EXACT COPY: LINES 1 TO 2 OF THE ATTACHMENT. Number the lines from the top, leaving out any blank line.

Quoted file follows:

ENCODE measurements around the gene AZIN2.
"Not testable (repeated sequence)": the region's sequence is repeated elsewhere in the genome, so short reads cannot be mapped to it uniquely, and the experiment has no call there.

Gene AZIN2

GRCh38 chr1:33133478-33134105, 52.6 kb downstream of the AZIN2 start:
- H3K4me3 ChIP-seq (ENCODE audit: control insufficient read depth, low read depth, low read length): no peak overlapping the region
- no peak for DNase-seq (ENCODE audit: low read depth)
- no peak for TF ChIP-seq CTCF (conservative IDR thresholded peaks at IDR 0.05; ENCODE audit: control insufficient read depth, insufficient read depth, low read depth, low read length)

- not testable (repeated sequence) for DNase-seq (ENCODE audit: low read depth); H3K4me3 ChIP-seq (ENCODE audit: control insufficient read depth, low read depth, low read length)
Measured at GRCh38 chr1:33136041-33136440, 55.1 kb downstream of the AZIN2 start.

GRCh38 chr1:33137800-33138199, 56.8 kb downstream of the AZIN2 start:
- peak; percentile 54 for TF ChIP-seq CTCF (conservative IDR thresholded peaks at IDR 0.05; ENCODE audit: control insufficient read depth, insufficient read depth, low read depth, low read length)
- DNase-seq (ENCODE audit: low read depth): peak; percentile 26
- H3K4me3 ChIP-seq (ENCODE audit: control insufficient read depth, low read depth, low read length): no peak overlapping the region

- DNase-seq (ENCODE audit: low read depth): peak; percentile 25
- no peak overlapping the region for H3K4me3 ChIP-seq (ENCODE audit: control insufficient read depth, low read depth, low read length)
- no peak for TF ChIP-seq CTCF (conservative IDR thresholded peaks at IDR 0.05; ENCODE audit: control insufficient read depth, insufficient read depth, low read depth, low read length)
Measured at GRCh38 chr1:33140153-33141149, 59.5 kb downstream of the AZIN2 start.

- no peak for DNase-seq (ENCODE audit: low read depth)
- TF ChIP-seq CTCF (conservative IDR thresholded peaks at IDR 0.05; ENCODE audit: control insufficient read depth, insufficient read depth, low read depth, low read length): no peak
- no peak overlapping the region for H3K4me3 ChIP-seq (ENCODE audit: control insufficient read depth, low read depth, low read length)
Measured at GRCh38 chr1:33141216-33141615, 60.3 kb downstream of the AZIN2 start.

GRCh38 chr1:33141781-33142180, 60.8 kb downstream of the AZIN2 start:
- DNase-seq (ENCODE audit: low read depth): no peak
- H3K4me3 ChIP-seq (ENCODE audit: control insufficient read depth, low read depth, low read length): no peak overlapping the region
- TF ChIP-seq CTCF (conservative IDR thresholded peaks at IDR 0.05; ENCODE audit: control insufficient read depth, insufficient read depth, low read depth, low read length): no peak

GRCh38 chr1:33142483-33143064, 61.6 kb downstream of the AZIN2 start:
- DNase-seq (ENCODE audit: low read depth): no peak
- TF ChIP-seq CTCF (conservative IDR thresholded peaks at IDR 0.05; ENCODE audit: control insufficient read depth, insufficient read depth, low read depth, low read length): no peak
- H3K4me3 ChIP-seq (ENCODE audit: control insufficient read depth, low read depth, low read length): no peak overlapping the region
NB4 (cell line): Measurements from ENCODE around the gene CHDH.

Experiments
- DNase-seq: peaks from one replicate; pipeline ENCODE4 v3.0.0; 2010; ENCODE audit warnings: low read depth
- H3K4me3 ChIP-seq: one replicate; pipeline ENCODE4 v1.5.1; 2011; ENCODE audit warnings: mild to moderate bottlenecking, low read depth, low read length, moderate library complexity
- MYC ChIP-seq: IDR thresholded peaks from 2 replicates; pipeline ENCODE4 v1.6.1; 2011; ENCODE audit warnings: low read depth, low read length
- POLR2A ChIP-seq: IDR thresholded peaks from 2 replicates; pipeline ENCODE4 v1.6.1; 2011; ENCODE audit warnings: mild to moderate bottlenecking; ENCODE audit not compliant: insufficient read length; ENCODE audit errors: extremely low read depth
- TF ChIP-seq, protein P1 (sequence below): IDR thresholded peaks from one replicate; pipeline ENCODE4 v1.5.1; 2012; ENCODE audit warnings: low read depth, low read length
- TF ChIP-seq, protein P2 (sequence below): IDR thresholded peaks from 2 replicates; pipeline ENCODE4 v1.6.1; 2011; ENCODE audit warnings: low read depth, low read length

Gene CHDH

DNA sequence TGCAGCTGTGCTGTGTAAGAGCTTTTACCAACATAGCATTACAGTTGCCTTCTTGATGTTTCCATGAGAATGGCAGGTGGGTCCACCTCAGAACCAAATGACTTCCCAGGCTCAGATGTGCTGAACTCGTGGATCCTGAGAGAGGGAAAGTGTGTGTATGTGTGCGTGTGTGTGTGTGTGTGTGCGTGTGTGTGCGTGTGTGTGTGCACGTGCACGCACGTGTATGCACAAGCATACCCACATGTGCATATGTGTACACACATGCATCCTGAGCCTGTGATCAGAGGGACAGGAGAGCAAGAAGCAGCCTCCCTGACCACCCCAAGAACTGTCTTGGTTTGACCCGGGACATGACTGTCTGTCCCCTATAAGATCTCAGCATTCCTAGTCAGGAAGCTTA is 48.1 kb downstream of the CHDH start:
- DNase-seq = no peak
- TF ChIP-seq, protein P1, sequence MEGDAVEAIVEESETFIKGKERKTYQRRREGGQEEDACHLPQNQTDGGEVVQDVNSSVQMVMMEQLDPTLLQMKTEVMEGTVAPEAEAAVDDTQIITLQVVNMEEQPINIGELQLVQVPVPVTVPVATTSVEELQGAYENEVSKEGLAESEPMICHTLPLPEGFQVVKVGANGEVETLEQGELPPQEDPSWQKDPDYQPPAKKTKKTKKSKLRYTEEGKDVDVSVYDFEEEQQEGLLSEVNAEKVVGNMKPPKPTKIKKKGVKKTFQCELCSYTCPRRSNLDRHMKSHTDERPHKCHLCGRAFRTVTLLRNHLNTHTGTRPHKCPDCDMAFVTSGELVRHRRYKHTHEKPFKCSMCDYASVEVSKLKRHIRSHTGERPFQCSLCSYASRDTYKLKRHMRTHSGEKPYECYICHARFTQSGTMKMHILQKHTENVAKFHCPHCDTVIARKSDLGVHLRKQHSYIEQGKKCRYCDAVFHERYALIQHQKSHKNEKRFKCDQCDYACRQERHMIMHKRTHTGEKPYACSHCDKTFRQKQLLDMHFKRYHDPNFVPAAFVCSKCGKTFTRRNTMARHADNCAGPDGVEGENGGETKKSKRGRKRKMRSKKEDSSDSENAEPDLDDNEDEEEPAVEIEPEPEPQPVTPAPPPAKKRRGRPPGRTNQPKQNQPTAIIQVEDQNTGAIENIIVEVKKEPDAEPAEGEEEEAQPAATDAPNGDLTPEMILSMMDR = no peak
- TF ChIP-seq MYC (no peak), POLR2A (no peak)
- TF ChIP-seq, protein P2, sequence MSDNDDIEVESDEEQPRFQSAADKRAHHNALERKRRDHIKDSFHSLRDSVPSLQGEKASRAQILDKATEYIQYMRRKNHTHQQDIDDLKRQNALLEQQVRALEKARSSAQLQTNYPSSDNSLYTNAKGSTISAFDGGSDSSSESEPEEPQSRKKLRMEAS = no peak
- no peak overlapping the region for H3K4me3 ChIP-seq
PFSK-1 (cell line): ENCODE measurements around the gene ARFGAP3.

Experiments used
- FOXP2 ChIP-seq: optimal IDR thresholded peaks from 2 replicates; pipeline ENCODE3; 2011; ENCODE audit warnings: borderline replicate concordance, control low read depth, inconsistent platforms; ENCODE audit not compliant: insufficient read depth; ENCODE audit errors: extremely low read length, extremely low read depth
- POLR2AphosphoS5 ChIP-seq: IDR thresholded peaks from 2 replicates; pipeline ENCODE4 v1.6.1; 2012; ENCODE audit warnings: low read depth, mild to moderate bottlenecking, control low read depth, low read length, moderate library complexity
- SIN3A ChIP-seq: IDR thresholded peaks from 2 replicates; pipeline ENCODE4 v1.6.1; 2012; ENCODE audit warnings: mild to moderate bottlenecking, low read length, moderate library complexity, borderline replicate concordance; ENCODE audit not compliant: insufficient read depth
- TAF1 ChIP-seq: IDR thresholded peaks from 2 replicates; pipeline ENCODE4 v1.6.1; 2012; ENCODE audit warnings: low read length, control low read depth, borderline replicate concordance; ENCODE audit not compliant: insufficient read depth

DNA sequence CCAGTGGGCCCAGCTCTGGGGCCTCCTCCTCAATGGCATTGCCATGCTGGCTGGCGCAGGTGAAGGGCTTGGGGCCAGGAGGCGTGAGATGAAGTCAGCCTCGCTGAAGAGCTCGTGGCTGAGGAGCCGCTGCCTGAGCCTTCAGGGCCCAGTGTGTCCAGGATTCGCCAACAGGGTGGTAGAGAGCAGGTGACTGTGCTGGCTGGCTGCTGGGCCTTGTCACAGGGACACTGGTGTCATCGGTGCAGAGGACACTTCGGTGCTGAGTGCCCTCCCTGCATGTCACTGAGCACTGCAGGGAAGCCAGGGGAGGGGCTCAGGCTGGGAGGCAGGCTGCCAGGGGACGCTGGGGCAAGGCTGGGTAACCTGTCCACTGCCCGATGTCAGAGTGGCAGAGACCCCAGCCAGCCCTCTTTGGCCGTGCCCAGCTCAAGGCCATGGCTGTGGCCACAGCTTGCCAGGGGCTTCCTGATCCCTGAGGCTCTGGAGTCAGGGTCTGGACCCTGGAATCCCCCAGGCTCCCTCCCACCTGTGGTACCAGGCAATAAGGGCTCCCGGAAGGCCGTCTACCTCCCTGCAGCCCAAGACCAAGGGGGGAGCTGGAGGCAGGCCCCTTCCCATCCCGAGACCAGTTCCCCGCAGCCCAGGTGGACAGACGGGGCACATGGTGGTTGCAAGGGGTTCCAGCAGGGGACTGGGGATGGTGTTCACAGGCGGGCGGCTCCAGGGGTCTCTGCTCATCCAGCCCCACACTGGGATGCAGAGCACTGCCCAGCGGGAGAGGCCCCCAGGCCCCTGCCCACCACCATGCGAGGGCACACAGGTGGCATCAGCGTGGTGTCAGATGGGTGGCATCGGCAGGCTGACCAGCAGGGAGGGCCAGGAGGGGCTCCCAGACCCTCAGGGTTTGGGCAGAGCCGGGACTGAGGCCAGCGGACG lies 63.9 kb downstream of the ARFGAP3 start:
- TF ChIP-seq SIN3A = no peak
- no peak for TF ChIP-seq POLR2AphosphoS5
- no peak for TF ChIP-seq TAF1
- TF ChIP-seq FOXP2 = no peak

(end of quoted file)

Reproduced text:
ENCODE measurements around the gene AZIN2.
"Not testable (repeated sequence)": the region's sequence is repeated elsewhere in the genome, so short reads cannot be mapped to it uniquely, and the experiment has no call there.